The Soviets had tried to take over West Berlin in 1948-9. Their blockade had been frustrated by an Anglo-American airlift and by the astonishing resolution of the West Berliners, but in 1958 Khrushchev had once more revived the threat, and he continued to do so. In 1961, he and the East Germans built a wall around West Berlin as a stopgap measure to halt the exodus of East Germans from Soviet-controlled areas. Earlier in 1962 he had told Kennedy that he intended to act on West Berlin as soon as the US congressional elections were over.

. Kennedy interpreted the installation of missiles in Cuba as a move preparatory to a showdown on Berlin.

Counselled by Thompson, Kennedy interpreted the installation of missiles in Cuba as a move preparatory to a showdown on Berlin. For him, such a showdown would create a horrible dilemma. The United States had promised to protect the million and a half West Berliners from Soviet take-over, but had no means whatever for physically preventing the thousands of East German and Soviet troops that surrounded Berlin from taking control of the city if they chose to do so. The only protection for West Berlin was the US threat to respond to an attack by using nuclear weapons against the Soviet Union.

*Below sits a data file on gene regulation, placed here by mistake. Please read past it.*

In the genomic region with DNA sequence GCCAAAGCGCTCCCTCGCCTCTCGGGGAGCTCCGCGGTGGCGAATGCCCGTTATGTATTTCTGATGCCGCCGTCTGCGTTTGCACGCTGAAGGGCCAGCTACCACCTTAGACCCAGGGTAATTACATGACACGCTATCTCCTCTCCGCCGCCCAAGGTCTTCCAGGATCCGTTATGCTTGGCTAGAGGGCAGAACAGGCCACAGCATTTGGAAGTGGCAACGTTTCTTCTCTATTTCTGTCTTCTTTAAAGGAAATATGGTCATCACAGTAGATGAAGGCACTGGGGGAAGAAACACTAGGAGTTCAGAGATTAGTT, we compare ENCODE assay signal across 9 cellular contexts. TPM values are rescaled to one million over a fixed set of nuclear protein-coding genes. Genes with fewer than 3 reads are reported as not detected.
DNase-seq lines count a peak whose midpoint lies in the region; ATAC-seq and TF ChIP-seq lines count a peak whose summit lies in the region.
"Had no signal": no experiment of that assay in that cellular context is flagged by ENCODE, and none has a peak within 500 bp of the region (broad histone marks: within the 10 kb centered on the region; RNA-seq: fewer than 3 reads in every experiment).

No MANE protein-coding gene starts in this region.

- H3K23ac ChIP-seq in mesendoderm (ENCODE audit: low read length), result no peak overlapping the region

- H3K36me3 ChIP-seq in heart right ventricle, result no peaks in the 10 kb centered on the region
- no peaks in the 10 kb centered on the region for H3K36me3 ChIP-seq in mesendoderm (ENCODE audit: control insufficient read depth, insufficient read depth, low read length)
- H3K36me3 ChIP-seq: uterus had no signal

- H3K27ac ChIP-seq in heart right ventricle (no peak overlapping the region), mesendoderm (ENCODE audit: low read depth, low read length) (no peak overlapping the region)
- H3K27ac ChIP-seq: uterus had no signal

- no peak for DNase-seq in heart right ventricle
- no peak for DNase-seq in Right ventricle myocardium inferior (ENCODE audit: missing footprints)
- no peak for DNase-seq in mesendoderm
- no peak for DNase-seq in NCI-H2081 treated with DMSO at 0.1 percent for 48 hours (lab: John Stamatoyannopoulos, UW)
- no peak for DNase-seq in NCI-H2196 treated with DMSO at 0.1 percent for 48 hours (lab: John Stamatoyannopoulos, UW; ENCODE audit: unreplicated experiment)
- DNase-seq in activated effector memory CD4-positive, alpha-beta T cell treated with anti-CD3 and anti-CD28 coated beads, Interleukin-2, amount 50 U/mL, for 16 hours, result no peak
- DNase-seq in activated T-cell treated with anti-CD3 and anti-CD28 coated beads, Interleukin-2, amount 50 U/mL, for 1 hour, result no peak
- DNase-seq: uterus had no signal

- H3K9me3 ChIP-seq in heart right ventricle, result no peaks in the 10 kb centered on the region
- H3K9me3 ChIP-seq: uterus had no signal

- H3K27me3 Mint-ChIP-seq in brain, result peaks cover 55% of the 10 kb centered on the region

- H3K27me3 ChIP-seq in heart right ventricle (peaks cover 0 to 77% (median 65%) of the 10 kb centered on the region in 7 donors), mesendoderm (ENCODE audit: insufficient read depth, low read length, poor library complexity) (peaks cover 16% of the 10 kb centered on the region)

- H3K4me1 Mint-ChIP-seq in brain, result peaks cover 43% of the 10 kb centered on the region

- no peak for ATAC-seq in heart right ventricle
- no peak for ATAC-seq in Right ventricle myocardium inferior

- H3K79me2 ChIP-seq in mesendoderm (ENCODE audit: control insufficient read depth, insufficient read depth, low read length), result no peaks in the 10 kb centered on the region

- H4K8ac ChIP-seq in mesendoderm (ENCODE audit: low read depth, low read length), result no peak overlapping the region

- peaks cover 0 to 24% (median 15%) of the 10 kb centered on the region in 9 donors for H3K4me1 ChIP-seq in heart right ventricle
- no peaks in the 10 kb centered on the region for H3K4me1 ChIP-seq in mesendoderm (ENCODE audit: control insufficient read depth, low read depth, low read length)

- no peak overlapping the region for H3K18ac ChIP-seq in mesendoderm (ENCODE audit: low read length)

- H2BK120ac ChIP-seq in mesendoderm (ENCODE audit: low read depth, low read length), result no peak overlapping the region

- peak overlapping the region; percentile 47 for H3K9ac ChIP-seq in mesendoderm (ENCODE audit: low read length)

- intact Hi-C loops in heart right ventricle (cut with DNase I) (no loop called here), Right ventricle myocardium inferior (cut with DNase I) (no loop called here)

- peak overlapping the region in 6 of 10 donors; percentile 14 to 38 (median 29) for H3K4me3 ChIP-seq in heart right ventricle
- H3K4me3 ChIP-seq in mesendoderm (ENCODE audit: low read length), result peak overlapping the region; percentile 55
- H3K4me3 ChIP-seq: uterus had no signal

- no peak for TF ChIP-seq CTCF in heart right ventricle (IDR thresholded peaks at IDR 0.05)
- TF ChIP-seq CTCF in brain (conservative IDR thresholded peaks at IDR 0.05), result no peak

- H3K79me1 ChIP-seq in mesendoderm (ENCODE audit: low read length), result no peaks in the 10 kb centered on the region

If Kennedy demanded uncompromisingly that the Soviets remove their nuclear weapons from Cuba, Khrushchev would have to decide whether to comply or to take the risk of actual war, which might become a nuclear war. The onus would be on him. If Kennedy showed weakness in face of Khrushchev’s challenge, the effect might be to embolden Khrushchev to ignore American warnings about Berlin. It would then be Kennedy, not Khrushchev, who would bear the onus. ‘A Soviet move on Berlin,’ Kennedy said to the joint chiefs of staff, ‘leaves me only one alternative, which is to fire nuclear weapons — which is a hell of an alternative.’

Dreadful days

Robert McNamara in 1965 © On Monday 22 October, Kennedy went on radio and television, describing the secret Soviet build-up in Cuba, proclaiming the quarantine, and demanding that the Soviets remove the missiles. In the next few days, one harrowing moment followed another.